It is the extraordinary, open-eyed detailing of childhood that makes this work so memorable. It takes a canny – and ambitious – novelist to produce a fictional epic about friendship and equality across race in America at the tumultuous time of the 1919 Boston police strike, and make it echo as an allegory for the era of Barack Obama. But Dennis Lehane has a knack of stretching genres and his reader’s expectations. In The Given Day (William Morrow) we have grand (as they’d say in Irish Boston) storytelling, teeming with characters (including Babe Ruth as a rather too mechanical narrative pivot), political in the way of E.L. Doctorow, and prescient. It is not a perfect novel. Lehane is still better at orchestrating violence (his Boston police strike is bravura stuff) and the dark intimacies that violence generates than in portraying the twists and turns of the mundane heart. But he is always surprising, always promising more – and providing it. Richard Sennett is one of those rare writer–sociologists who wrestles gainfully with fundamentals we have almost forgotten how to name. In The Craftsman (Allen Lane), he articulates the anxieties we all feel about the worth of our work, and the meaning of the stuff with which we surround ourselves. He looks comprehensively at the way in which human beings over time have found dignity, beauty and fulfilment in the work of their hands and minds. He’s no Luddite, no sentimentalist, and he’s not proposing that we all go down to the basement and turn wood. But he does ask, with historical insight and ethical finesse, that we look again at what the world can gain when men and women cultivate the necessary patience and humility, and take the time to hone a craft, whether it be the making of a tone-perfect flute, or the practice of laser surgery.
I was struck by Chloe Hooper’s essays in The Monthly on the death of Cameron Doomadgee, the subsequent inquest and the fall-out. In The Tall Man, Hooper tells this story in more breadth. It is a rigorous and unsettling book, and a work of luminous empathy. In The Rest is Noise: Listening to the Twentieth Century (Farrar, Straus & Giroux), Alex Ross, music critic of the New Yorker, valiantly takes on a century of music. Writing about music is rumoured to be impossible, but Ross has figured out how to do it. Reading his evocation of Wozzeck is almost as exciting as listening to it: a terrific book to introduce you to the repertoire, or send you back to it.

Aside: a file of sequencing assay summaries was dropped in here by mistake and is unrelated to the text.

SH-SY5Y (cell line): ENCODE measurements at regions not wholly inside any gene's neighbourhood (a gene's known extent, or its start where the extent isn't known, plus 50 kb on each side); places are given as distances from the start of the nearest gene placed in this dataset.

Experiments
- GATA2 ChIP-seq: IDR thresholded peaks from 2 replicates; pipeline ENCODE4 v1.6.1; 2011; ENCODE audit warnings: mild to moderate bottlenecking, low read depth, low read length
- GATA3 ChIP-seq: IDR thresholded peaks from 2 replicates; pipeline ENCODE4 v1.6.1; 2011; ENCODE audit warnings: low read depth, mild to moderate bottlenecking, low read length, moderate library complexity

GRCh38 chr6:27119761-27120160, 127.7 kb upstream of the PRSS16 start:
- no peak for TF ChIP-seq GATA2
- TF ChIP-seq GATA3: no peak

One of the most intriguing books to have been reprinted recently is The Night Climbers of Cambridge (The Oleander Press). First published in 1937, it is an account of a clandestine group of students who set themselves the nocturnal task of climbing all the ancient university and town buildings and, with very primitive camera equipment, recording their exploits. An early example of ‘buildering’ (urban climbing), it is heartening to read of subversive aerial acts from long ago, as young men pitted themselves against drainpipes, tottering pinnacles and the police. One went on to climb Mount Everest. The author, ‘Whipplesnaith’, was actually Noel Howard Symington, and he features in many of the photographs. The launch of Full Dress Publishing earlier this year is a welcome addition for collectors and students of Australian plays. The first volumes feature two playwrights, Lally Katz, with The Black Swan of Trespass, The Eisteddfod and Smashed, and Ross Mueller’s Construction of the Human Heart.
Xinran’s China Witness: Voices from a Silent Generation (Chatto & Windus) is based on her extraordinary in-depth interviews with a dozen unlikely survivors of the Cultural Revolution (The Policeman, The Acrobat, The Lantern Maker, etc.). This brilliant work of oral history – a sort of Chinese Studs Terkel – gives a riveting glimpse of everyday life behind Mao’s Bamboo Curtain, and subtly reflects on the politics of memory and what may be yet to come. Jill Roe’s Stella Miles Franklin: A Biography (Fourth Estate) is a long-awaited and splendidly breezy blockbuster biography of the indefatigable, self-inventing and campaigning author of My Brilliant Career, who wowed Sydney and Melbourne, but also stirred up London, Chicago and the wartime Balkans, while spawning an astonishing array of other literary pseudonyms including M. Seednuts, Captain Bligh, Brent of Bin Bin and William Blake. Ann Moyal’s Koala: A Historical Biography (CSIRO Publishing) is a witty, miniature gem of a book by the distinguished first president of the Independent Scholars’ Association of Australia, who somehow gives us a compressed history of the entire country as seen from tree-top, leaf-nibbling level. Barry Pearce’s Sidney Nolan (Art Gallery of New South Wales) offers a superb collection of essays and stunning illustrations covering the whole of Nolan’s career, based on the 2007–08 retrospective exhibition at the Art Gallery of New South Wales.
Last year may have been the bad one, but I read J.M. Coetzee’s Diary of a Bad Year (Text) in March this year, in a hotel room in Chengdu where the television news was blocked to prevent us seeing what was happening in nearby Tibet. This teasing probe of authorship and authority, superstructure and underbelly, provided a suitable distraction. I was pleased to discover John Watson’s Montale: A Biographical Anthology (Puncher & Wattmann), an odd, obsessive verse response to the great Italian poet. It is always interesting to see how well Montale adapts to translation and other kinds of homage. And I fell easily into the warm, satiny prose of Joseph O’Neill’s Netherland, a dark post-9/11 novel – the last for a while? – of innocence lost, double-dealing and, superbly, cricket among immigrants to the heart of New York.
It was pleasing to see John Hirst’s Convict Society and Its Enemies (1983) and The Strange Birth of Colonial Demo-cracy (1988) reissued as Freedom on the Fatal Shore: Australia’s First Colony by Black Inc. earlier this year. Hirst’s argument about the nature of convict society and its impact on the development of democracy in New South Wales is too subtle for the reprobates who still thrive north of the Murray, but we need this view from the south.